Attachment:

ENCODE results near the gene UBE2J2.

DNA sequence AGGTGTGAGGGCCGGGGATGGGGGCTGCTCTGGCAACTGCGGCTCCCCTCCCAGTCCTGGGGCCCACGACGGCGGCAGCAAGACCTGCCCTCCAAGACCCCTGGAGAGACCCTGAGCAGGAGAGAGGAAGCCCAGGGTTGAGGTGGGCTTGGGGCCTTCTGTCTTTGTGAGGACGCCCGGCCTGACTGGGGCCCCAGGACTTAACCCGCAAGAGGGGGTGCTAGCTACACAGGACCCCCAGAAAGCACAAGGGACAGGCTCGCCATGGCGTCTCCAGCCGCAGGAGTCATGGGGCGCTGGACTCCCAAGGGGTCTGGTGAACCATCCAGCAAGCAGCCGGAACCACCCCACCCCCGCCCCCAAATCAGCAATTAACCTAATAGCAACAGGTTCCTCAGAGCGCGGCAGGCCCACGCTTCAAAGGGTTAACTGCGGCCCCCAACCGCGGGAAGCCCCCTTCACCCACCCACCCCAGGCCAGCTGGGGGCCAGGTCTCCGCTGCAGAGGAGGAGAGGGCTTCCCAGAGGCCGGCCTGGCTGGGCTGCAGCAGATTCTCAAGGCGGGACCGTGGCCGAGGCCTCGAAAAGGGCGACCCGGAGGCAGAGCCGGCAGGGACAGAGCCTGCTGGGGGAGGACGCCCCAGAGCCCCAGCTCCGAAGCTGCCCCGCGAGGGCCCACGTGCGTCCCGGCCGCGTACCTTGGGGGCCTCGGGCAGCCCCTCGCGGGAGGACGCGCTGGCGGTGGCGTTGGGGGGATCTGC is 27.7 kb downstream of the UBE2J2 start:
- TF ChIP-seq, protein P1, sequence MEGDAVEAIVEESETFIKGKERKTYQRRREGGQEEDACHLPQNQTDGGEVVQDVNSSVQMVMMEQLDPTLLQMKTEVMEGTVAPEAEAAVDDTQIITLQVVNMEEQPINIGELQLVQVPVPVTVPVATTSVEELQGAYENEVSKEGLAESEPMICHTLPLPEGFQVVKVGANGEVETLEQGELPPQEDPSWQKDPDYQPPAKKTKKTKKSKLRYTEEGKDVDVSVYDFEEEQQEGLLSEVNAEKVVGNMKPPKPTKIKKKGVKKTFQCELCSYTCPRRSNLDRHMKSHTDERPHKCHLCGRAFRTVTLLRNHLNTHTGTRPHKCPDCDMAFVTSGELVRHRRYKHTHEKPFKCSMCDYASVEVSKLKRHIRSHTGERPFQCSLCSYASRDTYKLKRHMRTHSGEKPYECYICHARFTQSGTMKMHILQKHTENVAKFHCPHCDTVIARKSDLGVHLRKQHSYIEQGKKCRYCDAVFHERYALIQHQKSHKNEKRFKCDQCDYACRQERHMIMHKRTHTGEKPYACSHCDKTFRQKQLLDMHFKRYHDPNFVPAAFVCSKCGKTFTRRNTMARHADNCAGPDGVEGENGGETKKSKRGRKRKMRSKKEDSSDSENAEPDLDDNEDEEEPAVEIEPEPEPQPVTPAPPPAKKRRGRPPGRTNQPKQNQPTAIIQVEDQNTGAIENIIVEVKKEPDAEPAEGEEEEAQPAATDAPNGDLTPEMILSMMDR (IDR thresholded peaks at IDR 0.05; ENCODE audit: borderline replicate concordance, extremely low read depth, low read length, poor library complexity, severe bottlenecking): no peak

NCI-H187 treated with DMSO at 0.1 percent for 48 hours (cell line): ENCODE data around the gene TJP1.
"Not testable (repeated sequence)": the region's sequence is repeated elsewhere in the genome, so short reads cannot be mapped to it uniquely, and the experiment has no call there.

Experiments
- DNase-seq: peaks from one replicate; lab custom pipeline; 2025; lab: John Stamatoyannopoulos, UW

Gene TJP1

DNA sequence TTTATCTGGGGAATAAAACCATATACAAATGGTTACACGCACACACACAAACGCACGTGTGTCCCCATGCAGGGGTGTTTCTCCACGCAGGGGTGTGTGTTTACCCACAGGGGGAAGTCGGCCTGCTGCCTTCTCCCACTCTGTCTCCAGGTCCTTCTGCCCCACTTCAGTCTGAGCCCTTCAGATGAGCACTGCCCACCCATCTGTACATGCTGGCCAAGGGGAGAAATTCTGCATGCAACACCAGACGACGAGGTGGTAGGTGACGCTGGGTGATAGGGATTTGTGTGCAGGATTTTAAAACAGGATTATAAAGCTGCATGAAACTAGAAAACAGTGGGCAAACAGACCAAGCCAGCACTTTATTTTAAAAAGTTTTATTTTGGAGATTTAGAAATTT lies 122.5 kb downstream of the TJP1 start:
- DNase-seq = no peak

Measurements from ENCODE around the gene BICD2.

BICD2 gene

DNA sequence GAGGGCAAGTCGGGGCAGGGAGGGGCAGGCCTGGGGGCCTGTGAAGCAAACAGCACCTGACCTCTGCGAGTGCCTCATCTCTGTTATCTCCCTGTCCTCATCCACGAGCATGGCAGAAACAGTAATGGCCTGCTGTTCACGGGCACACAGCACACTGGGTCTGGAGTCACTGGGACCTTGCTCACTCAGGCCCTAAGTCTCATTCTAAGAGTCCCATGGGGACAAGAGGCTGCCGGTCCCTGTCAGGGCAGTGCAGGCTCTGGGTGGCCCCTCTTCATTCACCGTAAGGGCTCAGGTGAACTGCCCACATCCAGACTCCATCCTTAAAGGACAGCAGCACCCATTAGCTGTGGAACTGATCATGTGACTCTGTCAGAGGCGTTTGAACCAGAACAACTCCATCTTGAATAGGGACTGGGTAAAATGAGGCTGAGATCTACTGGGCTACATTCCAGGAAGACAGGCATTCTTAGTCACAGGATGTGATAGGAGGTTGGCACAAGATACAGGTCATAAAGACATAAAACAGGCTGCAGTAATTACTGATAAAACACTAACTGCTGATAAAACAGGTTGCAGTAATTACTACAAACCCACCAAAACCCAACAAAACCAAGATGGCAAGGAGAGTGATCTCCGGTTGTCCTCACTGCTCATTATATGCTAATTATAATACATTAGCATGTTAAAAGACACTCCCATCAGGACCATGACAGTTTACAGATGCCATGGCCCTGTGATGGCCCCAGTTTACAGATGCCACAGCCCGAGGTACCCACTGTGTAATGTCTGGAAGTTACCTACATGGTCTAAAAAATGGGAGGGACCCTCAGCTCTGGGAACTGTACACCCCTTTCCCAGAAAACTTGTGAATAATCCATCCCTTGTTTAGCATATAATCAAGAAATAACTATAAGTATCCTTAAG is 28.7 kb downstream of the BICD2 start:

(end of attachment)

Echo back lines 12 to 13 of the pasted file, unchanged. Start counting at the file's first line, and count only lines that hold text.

BICD2 gene

DNA sequence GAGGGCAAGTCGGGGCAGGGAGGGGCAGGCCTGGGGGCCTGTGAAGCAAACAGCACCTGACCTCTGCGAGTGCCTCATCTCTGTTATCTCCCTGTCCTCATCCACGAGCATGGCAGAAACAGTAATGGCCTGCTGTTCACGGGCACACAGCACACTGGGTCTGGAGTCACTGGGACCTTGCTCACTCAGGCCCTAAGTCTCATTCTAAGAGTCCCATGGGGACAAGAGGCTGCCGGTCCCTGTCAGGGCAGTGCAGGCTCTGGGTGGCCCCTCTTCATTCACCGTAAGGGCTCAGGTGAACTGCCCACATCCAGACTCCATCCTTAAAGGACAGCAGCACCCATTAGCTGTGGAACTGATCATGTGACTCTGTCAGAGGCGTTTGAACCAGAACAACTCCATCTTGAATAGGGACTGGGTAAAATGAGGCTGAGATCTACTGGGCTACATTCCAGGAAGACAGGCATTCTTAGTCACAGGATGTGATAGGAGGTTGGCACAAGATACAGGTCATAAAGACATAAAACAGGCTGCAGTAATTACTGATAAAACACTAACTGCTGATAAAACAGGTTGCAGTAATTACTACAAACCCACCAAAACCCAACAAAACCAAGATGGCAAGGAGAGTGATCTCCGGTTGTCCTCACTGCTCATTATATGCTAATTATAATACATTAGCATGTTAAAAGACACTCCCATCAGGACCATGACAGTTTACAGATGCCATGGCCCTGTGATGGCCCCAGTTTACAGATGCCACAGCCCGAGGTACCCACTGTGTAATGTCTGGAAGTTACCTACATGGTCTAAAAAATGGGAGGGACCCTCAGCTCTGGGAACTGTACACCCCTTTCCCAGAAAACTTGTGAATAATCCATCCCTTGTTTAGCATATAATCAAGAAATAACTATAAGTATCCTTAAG is 28.7 kb downstream of the BICD2 start: